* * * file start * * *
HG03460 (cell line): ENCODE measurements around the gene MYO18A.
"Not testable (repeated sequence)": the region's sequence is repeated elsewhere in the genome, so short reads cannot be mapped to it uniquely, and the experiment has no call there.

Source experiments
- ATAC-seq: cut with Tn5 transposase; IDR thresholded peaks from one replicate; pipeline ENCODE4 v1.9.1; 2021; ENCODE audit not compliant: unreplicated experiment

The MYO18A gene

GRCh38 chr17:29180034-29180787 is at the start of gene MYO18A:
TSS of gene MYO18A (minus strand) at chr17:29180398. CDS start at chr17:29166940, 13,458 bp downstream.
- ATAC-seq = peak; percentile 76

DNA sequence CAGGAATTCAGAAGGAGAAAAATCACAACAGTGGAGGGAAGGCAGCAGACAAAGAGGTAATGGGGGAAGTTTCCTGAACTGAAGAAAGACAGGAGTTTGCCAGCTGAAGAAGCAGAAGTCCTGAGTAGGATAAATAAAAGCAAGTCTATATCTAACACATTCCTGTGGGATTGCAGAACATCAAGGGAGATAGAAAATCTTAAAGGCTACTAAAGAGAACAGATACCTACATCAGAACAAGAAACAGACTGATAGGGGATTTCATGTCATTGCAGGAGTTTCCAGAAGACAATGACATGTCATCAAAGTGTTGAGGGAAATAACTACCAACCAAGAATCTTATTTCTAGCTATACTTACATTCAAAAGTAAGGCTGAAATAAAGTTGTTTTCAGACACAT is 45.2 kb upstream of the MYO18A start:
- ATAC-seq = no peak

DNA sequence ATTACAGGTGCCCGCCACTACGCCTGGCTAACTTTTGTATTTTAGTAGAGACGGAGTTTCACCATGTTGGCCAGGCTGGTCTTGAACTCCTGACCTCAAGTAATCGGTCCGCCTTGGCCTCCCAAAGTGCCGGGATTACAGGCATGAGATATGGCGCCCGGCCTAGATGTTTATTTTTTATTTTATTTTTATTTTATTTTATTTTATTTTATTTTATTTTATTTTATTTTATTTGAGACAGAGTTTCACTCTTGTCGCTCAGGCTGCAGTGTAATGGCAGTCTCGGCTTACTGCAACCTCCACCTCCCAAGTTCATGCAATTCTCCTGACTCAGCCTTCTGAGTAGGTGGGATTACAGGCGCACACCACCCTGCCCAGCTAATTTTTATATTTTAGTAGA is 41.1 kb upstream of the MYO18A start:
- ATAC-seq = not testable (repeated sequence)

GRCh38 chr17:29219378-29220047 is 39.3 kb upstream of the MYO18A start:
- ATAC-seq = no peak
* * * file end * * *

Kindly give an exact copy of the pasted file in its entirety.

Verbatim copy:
HG03460 (cell line): ENCODE measurements around the gene MYO18A.
"Not testable (repeated sequence)": the region's sequence is repeated elsewhere in the genome, so short reads cannot be mapped to it uniquely, and the experiment has no call there.

Source experiments
- ATAC-seq: cut with Tn5 transposase; IDR thresholded peaks from one replicate; pipeline ENCODE4 v1.9.1; 2021; ENCODE audit not compliant: unreplicated experiment

The MYO18A gene

GRCh38 chr17:29180034-29180787 is at the start of gene MYO18A:
TSS of gene MYO18A (minus strand) at chr17:29180398. CDS start at chr17:29166940, 13,458 bp downstream.
- ATAC-seq = peak; percentile 76

DNA sequence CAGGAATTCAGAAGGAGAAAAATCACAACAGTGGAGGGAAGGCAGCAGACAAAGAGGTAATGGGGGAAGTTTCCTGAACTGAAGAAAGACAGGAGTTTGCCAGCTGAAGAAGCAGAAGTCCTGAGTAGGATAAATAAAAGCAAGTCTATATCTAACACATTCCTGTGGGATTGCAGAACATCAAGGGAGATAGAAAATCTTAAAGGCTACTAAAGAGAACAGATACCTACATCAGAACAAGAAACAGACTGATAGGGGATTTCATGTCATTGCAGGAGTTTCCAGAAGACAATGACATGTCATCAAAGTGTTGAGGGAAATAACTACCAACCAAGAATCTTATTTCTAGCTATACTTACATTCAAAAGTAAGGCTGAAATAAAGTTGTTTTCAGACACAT is 45.2 kb upstream of the MYO18A start:
- ATAC-seq = no peak

DNA sequence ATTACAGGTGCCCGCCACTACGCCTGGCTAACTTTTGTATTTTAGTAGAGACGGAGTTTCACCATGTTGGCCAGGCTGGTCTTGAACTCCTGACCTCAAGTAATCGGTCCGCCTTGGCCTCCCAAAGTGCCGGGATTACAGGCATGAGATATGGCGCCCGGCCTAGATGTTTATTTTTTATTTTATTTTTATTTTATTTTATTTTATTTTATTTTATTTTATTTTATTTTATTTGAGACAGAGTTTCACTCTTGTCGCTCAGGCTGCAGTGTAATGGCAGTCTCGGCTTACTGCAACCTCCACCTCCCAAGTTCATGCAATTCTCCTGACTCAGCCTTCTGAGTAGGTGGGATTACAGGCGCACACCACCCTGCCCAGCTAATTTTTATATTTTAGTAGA is 41.1 kb upstream of the MYO18A start:
- ATAC-seq = not testable (repeated sequence)

GRCh38 chr17:29219378-29220047 is 39.3 kb upstream of the MYO18A start:
- ATAC-seq = no peak